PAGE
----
The House of Representatives has passed a $154 billion jobs bill, and now it goes to the Senate which is scheduled to consider it early next year.
The bill includes $48.7 billion set aside for the Department of Transportation -- with $27.5 billion for highways and only $8.4 billion for transit and $800 million for Amtrak.
Yet based on the first round of job-creation data from stimulus spending commissioned by Congress and analyzed by public interest groups, every $1 billion spent on transit created nearly twice as much employment as the same amount spend on roads.
The Bay Area could use some of that job-creating transit money, with projects like a new transit hub in downtown San Francisco, to the extension of BART to San Jose and the Oakland Airport, San Francisco's Central Subway, and electrification of Caltrain.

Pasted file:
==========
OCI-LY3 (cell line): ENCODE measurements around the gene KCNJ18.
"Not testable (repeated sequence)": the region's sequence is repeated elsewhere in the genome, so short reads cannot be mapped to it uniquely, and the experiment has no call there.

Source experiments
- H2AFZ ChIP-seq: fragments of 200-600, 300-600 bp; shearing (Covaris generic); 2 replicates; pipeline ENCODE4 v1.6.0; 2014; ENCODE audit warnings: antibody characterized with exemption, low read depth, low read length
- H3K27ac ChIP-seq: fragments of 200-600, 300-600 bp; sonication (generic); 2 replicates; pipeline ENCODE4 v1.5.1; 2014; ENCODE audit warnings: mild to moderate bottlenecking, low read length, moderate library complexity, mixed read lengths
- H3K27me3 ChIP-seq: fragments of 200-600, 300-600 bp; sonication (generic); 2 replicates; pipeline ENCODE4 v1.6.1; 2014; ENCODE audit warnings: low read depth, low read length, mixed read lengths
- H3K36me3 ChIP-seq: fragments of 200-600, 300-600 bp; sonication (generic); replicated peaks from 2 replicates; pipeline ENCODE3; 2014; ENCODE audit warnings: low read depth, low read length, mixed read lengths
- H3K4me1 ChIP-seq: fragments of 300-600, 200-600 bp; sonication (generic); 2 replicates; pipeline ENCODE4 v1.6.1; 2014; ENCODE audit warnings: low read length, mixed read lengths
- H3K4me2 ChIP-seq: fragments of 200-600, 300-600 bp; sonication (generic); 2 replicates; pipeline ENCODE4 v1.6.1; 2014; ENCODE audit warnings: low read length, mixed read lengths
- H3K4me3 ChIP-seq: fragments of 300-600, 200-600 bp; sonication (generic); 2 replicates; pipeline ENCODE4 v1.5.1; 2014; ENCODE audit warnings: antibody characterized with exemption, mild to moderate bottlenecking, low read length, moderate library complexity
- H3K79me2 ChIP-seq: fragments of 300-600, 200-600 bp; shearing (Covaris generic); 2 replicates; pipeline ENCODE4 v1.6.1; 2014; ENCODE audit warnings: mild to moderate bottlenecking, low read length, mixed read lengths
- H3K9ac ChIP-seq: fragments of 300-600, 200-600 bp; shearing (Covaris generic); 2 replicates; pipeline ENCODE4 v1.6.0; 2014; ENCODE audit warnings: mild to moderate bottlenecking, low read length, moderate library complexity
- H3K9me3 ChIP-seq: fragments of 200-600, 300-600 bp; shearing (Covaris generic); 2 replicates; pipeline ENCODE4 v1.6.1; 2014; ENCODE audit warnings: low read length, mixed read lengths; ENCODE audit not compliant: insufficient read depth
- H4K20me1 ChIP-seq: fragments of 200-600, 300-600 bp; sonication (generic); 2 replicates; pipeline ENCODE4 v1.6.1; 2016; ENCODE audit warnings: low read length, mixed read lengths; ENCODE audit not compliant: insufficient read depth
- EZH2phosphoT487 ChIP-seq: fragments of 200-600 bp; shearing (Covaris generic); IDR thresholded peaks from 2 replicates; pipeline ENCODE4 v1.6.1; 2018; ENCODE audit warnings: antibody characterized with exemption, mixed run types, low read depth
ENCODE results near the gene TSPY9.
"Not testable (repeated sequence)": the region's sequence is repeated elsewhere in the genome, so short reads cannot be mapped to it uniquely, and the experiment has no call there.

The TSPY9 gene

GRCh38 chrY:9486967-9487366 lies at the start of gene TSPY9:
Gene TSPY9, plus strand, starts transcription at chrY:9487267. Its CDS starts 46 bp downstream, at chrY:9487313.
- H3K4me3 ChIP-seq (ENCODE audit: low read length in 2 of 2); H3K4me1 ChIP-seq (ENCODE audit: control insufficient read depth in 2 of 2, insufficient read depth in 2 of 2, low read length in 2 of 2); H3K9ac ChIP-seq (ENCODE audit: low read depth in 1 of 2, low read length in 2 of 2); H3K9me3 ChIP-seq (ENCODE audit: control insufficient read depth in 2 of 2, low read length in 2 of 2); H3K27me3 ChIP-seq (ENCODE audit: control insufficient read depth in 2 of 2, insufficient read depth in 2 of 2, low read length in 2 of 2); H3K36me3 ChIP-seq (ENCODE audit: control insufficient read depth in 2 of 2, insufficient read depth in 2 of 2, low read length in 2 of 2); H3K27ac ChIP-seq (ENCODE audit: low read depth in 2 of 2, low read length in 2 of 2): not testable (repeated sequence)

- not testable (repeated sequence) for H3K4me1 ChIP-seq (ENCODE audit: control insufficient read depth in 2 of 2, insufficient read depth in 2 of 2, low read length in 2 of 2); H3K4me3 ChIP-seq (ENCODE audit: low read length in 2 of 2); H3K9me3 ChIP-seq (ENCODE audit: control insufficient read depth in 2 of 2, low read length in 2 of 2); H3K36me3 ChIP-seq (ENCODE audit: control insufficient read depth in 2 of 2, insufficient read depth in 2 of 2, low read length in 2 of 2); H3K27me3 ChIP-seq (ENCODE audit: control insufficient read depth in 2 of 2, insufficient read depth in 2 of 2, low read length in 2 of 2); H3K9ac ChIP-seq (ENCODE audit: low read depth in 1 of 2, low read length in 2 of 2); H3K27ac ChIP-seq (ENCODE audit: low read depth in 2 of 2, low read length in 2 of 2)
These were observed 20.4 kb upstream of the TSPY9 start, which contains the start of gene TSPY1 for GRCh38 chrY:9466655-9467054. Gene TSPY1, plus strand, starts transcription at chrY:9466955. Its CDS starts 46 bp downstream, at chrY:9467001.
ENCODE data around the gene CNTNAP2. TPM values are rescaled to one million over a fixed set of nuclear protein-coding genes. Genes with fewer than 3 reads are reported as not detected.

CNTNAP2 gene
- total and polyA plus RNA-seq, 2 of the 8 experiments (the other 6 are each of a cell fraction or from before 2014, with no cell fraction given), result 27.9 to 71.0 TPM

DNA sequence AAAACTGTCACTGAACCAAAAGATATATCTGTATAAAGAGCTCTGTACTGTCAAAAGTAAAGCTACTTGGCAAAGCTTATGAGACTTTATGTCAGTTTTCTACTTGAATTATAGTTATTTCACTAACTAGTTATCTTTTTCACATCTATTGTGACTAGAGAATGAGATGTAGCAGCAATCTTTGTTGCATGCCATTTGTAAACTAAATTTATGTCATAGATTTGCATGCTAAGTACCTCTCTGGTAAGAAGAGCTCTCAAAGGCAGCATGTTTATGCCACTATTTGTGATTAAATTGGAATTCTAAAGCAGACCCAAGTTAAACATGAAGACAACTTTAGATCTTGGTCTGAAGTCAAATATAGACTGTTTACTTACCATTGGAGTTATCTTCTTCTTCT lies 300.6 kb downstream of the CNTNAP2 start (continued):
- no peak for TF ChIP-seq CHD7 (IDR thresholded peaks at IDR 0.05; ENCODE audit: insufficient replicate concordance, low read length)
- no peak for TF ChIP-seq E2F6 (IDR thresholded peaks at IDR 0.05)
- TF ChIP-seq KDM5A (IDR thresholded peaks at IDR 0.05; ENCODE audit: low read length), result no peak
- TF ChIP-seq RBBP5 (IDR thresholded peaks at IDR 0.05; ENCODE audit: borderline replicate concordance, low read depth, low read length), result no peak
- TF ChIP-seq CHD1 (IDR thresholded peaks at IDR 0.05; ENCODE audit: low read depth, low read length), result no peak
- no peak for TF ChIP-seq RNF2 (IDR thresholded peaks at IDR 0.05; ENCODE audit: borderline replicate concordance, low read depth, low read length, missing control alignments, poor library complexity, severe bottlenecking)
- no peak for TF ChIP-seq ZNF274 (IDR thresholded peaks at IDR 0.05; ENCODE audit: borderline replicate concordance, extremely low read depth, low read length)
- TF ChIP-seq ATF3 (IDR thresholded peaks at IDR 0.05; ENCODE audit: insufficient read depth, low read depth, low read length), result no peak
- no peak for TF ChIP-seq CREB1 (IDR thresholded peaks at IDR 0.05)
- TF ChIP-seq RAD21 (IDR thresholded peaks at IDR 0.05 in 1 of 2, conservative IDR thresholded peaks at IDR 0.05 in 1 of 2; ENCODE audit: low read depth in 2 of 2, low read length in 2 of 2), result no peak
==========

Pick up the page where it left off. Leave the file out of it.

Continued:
Some of those projects might be more effiicient than others, but hey, a job's a job, right?
While the study did not speculate as to how much indirect economic benefit transit projects would provide over car-centric projects, even if financially less, the reduction in externalities -- costs not easily accounted for by direct markets -- like pollution, public health and imported energy like oil would likely be significant.
On a cost-benefit analysis, transit is the clear winner -- a fact not lost among some market-efficiency fundamlists.
Unfortunately, the trend for publicly funded infrastructure has been up, up, up for air and road projects, and nearly flat for rail.
Meanwhile, like their relatively inexpensive healthcare, citizens of other developed nations like France, Japan and even China enjoy robust intracity transit and high-speed intercity transit.
While we pay more for less. But hey, think of all the rugged individualism the residents of cookie-cutter suburban developments driving identical SUVs enjoy!
Jackson West would even be willing to create a few new robber barons if it meant better train and transit in the United States.